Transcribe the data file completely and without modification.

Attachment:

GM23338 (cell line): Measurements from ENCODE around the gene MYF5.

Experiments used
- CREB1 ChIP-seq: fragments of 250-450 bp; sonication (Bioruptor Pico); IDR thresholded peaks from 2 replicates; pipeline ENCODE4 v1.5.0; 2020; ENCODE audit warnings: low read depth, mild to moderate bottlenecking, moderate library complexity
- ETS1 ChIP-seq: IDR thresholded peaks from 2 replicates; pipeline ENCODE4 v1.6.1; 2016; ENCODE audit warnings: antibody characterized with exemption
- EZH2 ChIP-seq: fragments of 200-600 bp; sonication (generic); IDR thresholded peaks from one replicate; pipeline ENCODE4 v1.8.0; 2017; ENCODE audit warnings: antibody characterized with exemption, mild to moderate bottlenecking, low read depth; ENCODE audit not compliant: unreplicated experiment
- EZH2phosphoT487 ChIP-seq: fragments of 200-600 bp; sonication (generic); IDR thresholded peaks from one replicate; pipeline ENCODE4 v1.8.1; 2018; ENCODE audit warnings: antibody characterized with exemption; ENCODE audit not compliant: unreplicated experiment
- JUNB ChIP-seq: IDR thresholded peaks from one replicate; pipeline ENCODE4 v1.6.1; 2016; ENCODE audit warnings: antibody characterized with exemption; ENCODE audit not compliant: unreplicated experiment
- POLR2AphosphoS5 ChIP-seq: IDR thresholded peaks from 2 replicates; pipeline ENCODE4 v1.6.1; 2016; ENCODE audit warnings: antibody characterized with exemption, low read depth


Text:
GM23338 (cell line): Measurements from ENCODE around the gene MYF5.

Experiments used
- CREB1 ChIP-seq: fragments of 250-450 bp; sonication (Bioruptor Pico); IDR thresholded peaks from 2 replicates; pipeline ENCODE4 v1.5.0; 2020; ENCODE audit warnings: low read depth, mild to moderate bottlenecking, moderate library complexity
- ETS1 ChIP-seq: IDR thresholded peaks from 2 replicates; pipeline ENCODE4 v1.6.1; 2016; ENCODE audit warnings: antibody characterized with exemption
- EZH2 ChIP-seq: fragments of 200-600 bp; sonication (generic); IDR thresholded peaks from one replicate; pipeline ENCODE4 v1.8.0; 2017; ENCODE audit warnings: antibody characterized with exemption, mild to moderate bottlenecking, low read depth; ENCODE audit not compliant: unreplicated experiment
- EZH2phosphoT487 ChIP-seq: fragments of 200-600 bp; sonication (generic); IDR thresholded peaks from one replicate; pipeline ENCODE4 v1.8.1; 2018; ENCODE audit warnings: antibody characterized with exemption; ENCODE audit not compliant: unreplicated experiment
- JUNB ChIP-seq: IDR thresholded peaks from one replicate; pipeline ENCODE4 v1.6.1; 2016; ENCODE audit warnings: antibody characterized with exemption; ENCODE audit not compliant: unreplicated experiment
- POLR2AphosphoS5 ChIP-seq: IDR thresholded peaks from 2 replicates; pipeline ENCODE4 v1.6.1; 2016; ENCODE audit warnings: antibody characterized with exemption, low read depth